The basic biological phenomena rely on molecular interactions which are mostly non-covalent. When it comes to providing evidence that two molecules interact with each other, say e.g. two proteins that might communicate via binding to each other or a ligand and a receptor, an inhibitor and its target, etc. then we usually measure a dissociation constant. a specific type of equilibrium constant that measures the propensity of a larger object to separate (dissociate) reversibly into smaller components, as when a complex falls apart into its component molecules, or when a salt splits up into its component ions.
The dissociation constant is commonly used to describe the affinity between a ligand (such as a drug or substrate) and a protein i.e. how tightly a ligand binds to a particular protein. Ligand-protein affinities are influenced by non-covalent intermolecular interactions between the two molecules such as hydrogen bonding, electrostatic and hydrophobic interactions and Van der Walls forces.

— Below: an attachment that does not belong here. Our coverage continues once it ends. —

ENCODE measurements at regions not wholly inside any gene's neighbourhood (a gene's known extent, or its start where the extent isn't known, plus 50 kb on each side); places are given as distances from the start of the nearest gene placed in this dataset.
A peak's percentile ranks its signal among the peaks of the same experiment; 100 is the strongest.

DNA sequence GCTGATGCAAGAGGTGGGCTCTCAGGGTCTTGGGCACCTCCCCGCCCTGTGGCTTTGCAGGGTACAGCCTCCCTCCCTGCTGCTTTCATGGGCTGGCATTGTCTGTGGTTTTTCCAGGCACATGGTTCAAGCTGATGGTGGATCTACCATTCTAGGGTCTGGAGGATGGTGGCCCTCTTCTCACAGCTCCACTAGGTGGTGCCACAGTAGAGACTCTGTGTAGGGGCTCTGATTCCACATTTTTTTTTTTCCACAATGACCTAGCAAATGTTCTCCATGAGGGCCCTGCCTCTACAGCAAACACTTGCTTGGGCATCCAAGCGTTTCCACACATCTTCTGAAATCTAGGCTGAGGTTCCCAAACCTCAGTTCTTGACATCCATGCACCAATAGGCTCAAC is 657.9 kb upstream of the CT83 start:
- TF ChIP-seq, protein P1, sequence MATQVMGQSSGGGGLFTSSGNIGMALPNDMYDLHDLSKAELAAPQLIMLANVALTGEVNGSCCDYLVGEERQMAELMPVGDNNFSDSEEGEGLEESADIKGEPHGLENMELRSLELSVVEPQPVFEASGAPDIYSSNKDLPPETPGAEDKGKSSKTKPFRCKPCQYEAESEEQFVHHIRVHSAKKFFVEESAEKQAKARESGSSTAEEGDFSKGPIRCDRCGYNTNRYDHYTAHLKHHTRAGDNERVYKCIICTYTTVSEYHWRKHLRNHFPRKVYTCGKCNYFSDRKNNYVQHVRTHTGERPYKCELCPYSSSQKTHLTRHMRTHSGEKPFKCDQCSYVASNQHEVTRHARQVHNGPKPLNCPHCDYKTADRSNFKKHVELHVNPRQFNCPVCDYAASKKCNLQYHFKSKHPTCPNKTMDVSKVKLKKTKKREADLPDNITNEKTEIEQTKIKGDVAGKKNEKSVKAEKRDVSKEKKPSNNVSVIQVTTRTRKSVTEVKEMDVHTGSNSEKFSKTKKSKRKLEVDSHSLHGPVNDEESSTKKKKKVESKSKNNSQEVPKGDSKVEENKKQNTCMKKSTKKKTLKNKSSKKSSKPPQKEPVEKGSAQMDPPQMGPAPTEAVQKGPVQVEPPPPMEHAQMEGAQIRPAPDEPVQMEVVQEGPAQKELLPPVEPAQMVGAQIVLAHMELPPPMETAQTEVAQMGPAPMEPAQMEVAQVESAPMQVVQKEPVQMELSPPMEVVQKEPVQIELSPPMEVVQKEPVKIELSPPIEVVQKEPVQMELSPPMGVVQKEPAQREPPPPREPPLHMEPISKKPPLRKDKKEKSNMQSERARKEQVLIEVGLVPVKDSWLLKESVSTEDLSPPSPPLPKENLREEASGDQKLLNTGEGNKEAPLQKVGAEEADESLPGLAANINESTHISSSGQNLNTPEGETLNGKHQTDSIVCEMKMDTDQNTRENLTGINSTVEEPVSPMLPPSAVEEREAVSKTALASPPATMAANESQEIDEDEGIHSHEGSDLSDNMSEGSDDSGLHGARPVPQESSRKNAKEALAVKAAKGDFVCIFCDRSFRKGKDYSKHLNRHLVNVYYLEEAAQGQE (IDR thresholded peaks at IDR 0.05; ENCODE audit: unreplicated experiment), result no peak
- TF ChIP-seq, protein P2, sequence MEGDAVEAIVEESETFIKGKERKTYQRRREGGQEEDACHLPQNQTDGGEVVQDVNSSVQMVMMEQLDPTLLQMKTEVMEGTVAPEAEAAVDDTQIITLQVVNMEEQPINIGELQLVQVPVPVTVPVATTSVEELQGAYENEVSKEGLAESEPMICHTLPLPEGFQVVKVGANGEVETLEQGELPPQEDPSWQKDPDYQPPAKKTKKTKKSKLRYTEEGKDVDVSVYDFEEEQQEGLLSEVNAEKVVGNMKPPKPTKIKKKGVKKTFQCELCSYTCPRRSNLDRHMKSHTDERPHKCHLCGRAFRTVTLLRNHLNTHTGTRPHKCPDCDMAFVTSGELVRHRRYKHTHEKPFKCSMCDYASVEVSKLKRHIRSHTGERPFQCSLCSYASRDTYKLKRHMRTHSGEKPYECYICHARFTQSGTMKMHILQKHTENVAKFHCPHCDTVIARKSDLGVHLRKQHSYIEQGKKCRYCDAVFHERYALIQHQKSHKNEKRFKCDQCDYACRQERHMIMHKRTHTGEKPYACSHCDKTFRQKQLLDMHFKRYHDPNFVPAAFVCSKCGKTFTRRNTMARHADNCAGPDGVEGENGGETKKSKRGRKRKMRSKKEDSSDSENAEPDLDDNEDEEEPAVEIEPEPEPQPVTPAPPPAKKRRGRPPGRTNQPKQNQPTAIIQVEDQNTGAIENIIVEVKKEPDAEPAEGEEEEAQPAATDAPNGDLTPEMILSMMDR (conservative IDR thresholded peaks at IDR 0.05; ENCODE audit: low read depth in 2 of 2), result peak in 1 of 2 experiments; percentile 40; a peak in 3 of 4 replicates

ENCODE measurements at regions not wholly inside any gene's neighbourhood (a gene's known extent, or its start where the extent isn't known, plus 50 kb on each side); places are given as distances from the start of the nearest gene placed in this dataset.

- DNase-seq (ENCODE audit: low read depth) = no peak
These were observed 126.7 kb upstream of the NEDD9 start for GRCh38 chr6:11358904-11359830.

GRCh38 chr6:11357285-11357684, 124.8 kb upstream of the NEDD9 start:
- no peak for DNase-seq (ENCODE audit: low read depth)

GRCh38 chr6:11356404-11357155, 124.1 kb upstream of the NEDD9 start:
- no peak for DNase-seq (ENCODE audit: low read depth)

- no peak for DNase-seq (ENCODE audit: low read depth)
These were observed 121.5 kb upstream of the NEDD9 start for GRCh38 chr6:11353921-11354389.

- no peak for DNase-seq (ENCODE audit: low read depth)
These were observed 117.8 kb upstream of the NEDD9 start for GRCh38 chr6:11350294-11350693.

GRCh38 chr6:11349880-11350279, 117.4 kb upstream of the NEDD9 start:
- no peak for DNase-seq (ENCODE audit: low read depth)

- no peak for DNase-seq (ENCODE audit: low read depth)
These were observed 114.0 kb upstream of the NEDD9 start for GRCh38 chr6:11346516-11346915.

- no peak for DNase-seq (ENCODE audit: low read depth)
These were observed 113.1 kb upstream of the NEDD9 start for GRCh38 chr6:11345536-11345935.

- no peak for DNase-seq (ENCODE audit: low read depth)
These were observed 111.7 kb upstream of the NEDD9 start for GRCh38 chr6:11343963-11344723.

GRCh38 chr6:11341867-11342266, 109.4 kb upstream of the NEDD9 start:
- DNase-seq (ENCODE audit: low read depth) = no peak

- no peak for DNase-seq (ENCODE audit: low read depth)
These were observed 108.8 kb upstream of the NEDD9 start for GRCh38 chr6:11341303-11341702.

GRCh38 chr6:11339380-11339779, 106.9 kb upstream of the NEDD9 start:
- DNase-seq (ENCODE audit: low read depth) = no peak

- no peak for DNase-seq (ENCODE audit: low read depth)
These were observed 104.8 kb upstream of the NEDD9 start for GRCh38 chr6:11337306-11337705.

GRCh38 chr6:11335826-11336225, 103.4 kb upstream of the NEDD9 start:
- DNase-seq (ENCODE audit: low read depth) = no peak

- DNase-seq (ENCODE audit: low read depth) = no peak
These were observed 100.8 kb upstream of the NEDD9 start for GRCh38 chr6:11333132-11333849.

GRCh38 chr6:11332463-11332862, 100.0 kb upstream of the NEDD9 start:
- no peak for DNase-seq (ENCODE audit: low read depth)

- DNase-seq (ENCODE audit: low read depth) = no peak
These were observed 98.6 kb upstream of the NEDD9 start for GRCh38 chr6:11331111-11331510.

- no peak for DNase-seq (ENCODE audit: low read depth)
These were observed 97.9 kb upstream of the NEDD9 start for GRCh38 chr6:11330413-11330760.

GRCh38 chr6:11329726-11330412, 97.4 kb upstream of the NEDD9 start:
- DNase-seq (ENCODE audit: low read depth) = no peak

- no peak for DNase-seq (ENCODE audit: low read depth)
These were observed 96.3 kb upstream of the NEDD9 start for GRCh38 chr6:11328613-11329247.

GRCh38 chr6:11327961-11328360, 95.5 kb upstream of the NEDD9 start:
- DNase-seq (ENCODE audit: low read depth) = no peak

Reading manuscripts and published papers, there are cases where binding is used as an argument or proof, but often completely neglecting the underlying dissociation constant. E.g., when it comes to protein-protein interactions proteins are over-expressed and then co-immunoprecipitated, often without any control over the copy numbers of these proteins. Since binding is a function of concentration, anything will bind to anything when the concentration is high enough. The other case is that apparently specific inhibitors are used at such high concentrations (exceeding the dissociation constant originally measured) to prove that a phenomenon is mediated via a particular pathway or receptor. It is surprising how little concentration is taken into account! If you want to see what you want to see it does not seem to be a crime to rise the inhibitor concentration such that you finally see it. In order words, you have 50% chance that your inhibitor blocks your pathway and by rising its concentration, the chance will increase. To my opinion, many small organic molecules will inhibit a protein when its concentration is high enough. That is exactly why we need nanomolar inhibitors and also apply them at nanomolar conentrations.